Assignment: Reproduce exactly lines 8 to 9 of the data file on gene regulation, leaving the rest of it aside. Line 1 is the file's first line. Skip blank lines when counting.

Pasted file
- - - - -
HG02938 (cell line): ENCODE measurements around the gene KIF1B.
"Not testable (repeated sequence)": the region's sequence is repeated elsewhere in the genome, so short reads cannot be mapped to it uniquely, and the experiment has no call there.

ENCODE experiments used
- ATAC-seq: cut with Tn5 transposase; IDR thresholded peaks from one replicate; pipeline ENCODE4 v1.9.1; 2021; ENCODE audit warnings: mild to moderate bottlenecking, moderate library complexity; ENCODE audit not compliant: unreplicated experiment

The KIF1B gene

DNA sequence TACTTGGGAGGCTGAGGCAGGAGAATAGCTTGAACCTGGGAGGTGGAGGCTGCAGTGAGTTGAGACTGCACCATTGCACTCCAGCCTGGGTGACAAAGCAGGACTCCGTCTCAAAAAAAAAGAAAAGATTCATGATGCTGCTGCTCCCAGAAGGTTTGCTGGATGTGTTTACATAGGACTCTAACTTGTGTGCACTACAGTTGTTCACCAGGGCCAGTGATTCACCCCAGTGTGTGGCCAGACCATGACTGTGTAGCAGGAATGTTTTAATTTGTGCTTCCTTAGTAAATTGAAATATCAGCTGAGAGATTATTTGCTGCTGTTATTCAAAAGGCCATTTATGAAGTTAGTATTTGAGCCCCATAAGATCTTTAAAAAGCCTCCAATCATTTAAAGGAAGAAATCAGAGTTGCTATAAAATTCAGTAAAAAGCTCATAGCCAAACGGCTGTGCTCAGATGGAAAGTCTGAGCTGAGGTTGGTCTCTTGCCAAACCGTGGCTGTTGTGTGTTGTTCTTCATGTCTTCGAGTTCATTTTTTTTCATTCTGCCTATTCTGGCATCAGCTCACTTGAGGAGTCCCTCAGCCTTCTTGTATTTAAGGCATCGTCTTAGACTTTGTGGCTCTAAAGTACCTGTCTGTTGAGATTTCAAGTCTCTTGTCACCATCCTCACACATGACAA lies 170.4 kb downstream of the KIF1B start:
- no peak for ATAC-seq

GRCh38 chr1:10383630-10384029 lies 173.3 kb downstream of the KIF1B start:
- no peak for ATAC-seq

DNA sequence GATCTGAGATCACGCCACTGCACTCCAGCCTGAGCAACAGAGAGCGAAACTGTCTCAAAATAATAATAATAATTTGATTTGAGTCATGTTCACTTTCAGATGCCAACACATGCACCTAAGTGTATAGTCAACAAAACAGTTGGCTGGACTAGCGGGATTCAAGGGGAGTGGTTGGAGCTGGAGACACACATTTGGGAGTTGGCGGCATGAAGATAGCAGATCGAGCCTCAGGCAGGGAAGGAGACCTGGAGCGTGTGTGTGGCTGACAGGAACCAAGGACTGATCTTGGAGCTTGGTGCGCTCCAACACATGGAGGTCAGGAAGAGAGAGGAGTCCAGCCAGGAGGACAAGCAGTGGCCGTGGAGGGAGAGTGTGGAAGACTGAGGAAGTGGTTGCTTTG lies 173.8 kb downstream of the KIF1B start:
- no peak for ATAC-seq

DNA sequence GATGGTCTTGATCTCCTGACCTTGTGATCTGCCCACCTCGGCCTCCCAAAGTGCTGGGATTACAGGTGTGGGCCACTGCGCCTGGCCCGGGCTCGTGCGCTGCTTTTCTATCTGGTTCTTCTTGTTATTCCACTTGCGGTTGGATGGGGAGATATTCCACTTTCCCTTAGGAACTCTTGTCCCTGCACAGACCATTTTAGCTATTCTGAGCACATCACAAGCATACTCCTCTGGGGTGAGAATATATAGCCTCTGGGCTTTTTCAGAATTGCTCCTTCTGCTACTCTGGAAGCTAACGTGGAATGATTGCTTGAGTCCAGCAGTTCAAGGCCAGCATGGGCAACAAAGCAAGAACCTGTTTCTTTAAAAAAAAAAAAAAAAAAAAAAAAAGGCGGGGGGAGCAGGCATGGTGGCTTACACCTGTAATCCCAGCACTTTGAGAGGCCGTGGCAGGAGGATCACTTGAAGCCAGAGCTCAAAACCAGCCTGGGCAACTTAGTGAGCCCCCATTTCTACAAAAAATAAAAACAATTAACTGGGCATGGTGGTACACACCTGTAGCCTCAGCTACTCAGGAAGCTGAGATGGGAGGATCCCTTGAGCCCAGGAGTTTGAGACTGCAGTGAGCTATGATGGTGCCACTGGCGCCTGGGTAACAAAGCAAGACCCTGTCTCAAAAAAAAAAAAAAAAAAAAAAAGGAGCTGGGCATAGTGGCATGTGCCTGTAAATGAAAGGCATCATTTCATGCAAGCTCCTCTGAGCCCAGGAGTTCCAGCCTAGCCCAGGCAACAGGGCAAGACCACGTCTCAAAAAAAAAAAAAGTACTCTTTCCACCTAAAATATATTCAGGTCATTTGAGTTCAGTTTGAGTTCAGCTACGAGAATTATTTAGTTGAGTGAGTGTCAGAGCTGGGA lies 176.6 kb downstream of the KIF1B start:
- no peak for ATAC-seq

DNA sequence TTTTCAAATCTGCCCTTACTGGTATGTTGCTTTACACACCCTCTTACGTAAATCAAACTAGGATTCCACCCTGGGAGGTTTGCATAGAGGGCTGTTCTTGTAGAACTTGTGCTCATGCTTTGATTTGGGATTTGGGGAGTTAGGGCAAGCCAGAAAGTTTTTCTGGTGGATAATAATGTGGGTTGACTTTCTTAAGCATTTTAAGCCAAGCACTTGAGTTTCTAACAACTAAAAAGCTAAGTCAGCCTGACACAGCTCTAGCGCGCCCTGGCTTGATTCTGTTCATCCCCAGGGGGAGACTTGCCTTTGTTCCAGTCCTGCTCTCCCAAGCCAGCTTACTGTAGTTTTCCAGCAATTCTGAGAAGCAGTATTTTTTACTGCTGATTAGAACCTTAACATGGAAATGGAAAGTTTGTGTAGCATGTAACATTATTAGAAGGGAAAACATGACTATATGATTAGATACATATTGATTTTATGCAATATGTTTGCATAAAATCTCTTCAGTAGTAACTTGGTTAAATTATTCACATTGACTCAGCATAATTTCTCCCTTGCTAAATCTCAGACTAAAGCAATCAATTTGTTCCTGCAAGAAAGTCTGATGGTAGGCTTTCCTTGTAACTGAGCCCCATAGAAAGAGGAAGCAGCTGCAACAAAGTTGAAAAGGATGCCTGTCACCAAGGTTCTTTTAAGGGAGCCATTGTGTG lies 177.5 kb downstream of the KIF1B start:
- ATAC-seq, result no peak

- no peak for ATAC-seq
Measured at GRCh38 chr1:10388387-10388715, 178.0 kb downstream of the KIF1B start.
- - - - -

GRCh38 chr1:10383630-10384029 lies 173.3 kb downstream of the KIF1B start:
- no peak for ATAC-seq